The new farm bill — at whatever time it may finally become law — will not only be slimmed down money-wise, but says John Anderson, it will also represent a rather significant sea change in the long history of farm legislation, the attitude of the American public and policymakers toward farm law, and the way farm programs are administered.
And this could, in the years ahead, have an impact on agricultural research, trade promotion, and other smaller programs that have traditionally been lumped into omnibus farm bills in which the bulk of the spending was for commodity and nutrition titles.
“The benefit profile of the current omnibus legislation is different from that of the past,” Anderson said at the annual meeting of the Mississippi Agricultural Economics Association at Mississippi State University.
The Arkansas native and former MSU Extension economics professor, now senior economist for the American Farm Bureau Federation in Washington, says land grant universities such as MSU “have a big stake in what goes on in this farm bill, because funding for ag research and other programs is included in it.
“There are also trade titles for market access and market development programs that are really important for some commodities. While these are relatively small amounts of money in terms of the overall legislation, they’re really important programs to those particular sectors.”
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While the wrangling and delays in the current farm bill debate have garnered most of the attention by the ag media, Anderson says there are other factors at work that reflect changing attitudes about agriculture — not just in the non-farm public and in the policymaking arena, but also in the farm community.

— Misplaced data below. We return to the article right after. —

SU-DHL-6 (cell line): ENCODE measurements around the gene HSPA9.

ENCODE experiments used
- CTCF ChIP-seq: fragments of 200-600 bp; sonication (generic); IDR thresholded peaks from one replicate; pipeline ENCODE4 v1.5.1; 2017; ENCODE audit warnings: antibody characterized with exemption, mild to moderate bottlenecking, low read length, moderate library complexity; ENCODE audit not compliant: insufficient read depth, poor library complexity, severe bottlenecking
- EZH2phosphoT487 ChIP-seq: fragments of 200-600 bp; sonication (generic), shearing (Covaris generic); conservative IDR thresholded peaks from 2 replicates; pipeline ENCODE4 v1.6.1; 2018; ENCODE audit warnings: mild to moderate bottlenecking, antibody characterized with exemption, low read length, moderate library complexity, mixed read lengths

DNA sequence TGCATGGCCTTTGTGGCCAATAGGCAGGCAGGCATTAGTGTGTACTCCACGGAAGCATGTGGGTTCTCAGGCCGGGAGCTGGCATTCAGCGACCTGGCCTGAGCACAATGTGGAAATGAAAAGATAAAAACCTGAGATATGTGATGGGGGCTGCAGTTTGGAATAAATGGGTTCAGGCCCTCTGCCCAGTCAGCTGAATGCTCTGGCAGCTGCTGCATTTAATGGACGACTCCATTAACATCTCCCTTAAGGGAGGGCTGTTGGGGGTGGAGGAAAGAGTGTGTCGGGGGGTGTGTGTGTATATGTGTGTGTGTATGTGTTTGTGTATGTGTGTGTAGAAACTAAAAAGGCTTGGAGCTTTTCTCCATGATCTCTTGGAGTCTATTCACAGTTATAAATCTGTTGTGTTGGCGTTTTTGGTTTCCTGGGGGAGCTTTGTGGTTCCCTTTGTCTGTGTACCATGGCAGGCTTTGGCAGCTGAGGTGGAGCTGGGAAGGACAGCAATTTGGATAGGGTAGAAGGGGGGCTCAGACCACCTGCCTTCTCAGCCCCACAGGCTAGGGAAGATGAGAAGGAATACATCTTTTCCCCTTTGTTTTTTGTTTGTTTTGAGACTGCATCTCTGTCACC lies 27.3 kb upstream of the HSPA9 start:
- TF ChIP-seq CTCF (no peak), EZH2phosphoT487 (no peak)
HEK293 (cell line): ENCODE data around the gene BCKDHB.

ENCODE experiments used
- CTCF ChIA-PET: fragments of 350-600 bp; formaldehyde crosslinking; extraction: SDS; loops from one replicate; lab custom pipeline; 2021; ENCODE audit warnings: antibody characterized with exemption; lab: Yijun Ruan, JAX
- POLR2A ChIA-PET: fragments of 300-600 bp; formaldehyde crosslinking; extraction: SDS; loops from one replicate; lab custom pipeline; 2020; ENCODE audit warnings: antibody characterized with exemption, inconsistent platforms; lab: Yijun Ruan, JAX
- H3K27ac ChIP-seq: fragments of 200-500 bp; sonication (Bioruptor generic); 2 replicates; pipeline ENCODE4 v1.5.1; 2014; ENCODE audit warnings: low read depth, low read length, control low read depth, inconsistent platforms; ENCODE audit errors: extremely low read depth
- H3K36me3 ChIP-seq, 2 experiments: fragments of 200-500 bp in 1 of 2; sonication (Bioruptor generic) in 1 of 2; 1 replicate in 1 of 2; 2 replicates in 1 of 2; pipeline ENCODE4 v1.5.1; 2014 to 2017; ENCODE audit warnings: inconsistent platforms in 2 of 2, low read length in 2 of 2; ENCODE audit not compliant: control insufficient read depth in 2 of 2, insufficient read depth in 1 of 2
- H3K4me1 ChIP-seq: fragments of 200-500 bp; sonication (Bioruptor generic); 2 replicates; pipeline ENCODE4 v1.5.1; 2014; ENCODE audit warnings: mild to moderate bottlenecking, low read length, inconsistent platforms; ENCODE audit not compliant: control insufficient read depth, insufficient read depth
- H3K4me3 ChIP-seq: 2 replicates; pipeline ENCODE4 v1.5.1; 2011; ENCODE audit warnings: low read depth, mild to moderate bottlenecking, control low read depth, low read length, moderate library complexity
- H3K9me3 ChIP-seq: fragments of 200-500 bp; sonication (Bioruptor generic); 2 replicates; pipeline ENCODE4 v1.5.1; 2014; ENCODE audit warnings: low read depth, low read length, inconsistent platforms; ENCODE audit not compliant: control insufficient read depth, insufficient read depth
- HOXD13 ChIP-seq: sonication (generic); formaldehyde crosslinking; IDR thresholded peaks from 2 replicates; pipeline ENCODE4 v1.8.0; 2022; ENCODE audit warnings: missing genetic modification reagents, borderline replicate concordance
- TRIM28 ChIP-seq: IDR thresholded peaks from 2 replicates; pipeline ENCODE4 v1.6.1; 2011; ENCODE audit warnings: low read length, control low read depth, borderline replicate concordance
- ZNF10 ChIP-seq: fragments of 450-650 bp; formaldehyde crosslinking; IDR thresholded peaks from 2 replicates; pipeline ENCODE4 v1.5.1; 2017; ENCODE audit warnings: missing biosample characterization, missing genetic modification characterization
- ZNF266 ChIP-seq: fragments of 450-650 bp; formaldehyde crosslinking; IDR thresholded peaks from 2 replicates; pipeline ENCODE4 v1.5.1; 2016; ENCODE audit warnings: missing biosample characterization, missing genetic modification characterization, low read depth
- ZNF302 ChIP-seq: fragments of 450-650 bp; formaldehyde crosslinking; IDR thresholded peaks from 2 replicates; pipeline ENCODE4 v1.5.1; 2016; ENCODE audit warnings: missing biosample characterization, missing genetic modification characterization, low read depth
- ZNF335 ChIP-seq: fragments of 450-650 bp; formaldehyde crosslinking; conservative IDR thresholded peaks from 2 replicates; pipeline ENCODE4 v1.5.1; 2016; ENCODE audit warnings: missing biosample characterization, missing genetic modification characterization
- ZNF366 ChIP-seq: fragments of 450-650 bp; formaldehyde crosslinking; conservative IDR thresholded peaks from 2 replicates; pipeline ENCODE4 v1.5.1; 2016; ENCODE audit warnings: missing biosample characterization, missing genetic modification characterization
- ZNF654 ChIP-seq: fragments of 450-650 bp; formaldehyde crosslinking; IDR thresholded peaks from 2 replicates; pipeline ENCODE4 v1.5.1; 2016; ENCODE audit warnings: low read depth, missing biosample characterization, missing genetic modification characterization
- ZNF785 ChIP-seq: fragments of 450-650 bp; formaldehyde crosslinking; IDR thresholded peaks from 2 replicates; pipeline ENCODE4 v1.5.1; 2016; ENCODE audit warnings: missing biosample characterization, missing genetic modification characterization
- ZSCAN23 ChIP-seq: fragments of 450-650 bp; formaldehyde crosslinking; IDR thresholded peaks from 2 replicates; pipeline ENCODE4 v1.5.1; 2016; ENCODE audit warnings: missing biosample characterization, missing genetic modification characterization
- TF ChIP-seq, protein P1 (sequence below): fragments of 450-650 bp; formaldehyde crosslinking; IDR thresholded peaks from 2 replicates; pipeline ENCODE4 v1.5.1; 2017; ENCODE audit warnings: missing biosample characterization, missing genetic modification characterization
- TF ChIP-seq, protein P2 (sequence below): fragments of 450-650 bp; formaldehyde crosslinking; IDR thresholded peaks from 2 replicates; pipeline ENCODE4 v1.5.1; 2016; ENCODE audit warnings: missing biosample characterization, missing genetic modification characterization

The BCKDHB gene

“I hear over and over again in Washington, ‘It’s hard to get farmers engaged on the farm bill — there’s just a lot of apathy.’ Farm programs just aren’t as critical to the survival of today’s farmers as they used to be.
“In the past, farm legislation was wildly popular,” he says. “It was big; there was a lot of money in it. So, you could hang these smaller programs such as research and trade, etc., onto an omnibus bill and the amount of money they represented wasn’t that big a deal. Now, we’re trying to attach all those programs to a farm title that’s fairly small and not that popular.”
This could particularly be a problem, he says, if the farm title and nutrition title are separated, as some factions in Congress want to do. “Funding for these smaller programs would stand out more in a standalone farm title and would get more attention from the budget cutters.”
The cost/benefit calculus of the omnibus model needs to be given some thought, Anderson says. “It’s something that needs to be talked about. This farm bill is the first time it’s come to the forefront, the first time that we’ve had to really contemplate this issue.”
Frayed farm coalition
The farm bill coalition that, for decades, has been a strong force on Capitol Hill, “has definitely frayed,” Anderson says. “The question: Is it broken?
“I’m not talking about differences between commodity groups, or regions of the country — I’m talking about the concept that we’ve had of the farm bill as an omnibus piece of legislation that has, at least since 1973, united various interests in this country to get farm policy done.
“The key component has been the urban/rural coalition, where rural congressmen are intensely interested in farm policy and urban congressmen are intensely interested in nutrition policy, and they put all that together in an omnibus bill. That has been a really strong coalition electorally — a huge bloc of Congress that had a real stake in getting a farm bill passed that represented both agriculture and nutrition interests. In that sense, yes, the coalition broken down some.